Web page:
Banning the Words: Girl Drama


girl drama


“It’s too much drama!” My daughter complains as she spills the details of a squabble she experienced in the park. I am not a proponent of the word since it furthers the myth that young girls and women are unable to get along with one another. Much to my dismay, I’ve heard this word too many times in adult circles, among family, upset friends and colleagues. A certain element of conflict accompanies any meaningful relationship – this doesn’t necessarily equate to drama – it is a pathway toward a dialogue about why point of views differ. It might mean potentially finding middle ground or learning to honor each other’s opinions by not only preserving your stance, but also respecting differences.

I am taking a stance: I am banning the words “girl drama” in my home.

I’ve leaned into strong women all my life. My mother insists I take the higher road – striving to forgive and letting petty grudges go. I don’t always agree with her, but her gentle nudge to let go always hums in the background. I also remember the days when I laid in my maternal grandmother’s lap and she stroked my hair and doled out random pieces of advice like always try to see the good in people and if you don’t have anything nice to say, keep quiet. The lessons are simple and I try to honor what they’ve taught me.

My tribe extends outside of my family. I’ve had so many supportive girlfriends show up when I needed them the most. When I was at a particular low point, one friend did not judge my situation, but offered complete support without coloring it with her opinions. Other girlfriends have uplifted me in other ways – whether they are proud of my writing accomplishments, the way I mother or compliment how I look in a new dress or hairstyle. All of these affirmations are equally important – because there are plenty of places and situations where we already don’t feel enough.

Does this mean I haven’t intersected with women who tend to gravitate toward discontent? The ones who aren’t ever satisfied or feel more empowered by belittling other women because they somehow feel threatened. The ones who are towing the line between saying one thing, but doing another. The ones who will betray confidences or stir the pot because they enjoy the sport of it. The ones who see social-climbing as more important than enjoying the connection and company of a good friend. As I’ve gotten older, the red flags become more apparent and I’ve decided (as much as I can) to stand outside of this vortex. I’ve withheld trying to label these behaviors as dramatic, but to recognize these are not qualities which are a great fit for me.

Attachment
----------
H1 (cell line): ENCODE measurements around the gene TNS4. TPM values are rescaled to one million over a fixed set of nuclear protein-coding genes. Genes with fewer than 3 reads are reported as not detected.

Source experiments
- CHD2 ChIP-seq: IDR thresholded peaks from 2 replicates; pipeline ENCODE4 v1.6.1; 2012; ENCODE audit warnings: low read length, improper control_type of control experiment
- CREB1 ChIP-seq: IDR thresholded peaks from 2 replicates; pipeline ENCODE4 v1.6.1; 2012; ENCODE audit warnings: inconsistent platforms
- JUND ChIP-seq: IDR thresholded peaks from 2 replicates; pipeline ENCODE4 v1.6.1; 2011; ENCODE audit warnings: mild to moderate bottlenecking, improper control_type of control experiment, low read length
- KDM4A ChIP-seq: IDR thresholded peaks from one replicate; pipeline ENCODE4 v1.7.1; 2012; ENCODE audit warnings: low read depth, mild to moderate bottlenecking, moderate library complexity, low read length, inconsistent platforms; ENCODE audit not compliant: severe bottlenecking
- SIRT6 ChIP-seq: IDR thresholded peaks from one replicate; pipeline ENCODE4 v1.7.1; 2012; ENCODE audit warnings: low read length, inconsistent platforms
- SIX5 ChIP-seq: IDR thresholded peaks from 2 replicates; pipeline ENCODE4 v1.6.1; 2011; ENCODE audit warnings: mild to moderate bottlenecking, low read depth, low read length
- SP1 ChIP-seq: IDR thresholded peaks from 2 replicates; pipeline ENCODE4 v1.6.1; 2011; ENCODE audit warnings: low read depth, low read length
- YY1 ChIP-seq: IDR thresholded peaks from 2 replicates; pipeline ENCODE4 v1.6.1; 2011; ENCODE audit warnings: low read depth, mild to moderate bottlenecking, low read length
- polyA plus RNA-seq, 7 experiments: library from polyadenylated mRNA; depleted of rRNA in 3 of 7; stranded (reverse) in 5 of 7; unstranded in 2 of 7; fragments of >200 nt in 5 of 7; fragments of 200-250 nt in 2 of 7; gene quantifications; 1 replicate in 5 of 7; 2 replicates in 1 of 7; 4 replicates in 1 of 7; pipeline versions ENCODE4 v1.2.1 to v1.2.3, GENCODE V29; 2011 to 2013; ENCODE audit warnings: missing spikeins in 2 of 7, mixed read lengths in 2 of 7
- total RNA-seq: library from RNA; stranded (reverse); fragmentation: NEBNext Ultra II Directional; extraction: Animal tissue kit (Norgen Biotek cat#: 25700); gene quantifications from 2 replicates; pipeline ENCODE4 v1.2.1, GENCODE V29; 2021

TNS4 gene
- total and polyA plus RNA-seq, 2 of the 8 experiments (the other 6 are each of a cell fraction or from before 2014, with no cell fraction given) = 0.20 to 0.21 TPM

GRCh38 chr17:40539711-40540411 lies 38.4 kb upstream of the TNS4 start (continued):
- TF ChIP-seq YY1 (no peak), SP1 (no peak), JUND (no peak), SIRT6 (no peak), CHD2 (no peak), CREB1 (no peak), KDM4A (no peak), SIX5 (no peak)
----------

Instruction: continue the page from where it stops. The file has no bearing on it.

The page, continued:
Midlife is liberating in that you have the knowledge to sift through what is important and make choices. There isn’t the mask of youth convincing you to fit in or pretend or wade in something that doesn’t feel right for you. The genuine friendships will likely persevere and these are relationships where there isn’t the need to live in the land of political correctness and the fear of causing conflict – sometimes friends screw up, say things that aren’t pleasant or reveal truths in a state of vulnerability. These are the same friends that aren’t afraid to admit their shortcomings and aren’t scared of apologizing.

I am banning the phrase “too much drama” in my household because ultimately I want my daughter to know girls and women will show up, be present and help her grow and form her tribe. There’s nothing like laughing and sharing and loving women who will not only have your back, but will also appear when you need it the most.

Parts of this post appeared on the blog, Being Rudri. 

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Rudri Patel
Rudri Bhatt Patel is a former attorney turned freelancer writer. Prior to attending law school, she graduated with an M.A. in English with an emphasis in creative writing. She is the managing editor for The First Day and her work has appeared in The Washington Post, Brain, Child, The Huffington Post, The Review, Review Role, Reboot, The Mid and elsewhere. She writes her personal musings on her blog, Being Rudri, and is currently working on a memoir that explores Hindu culture, grief and appreciating life’s ordinary graces. She enjoys reading, writing and running. Rudri has lived in the Valley since 2009 with her husband and daughter (9). You can find Rudri on Twitter, Facebook and Being Rudri.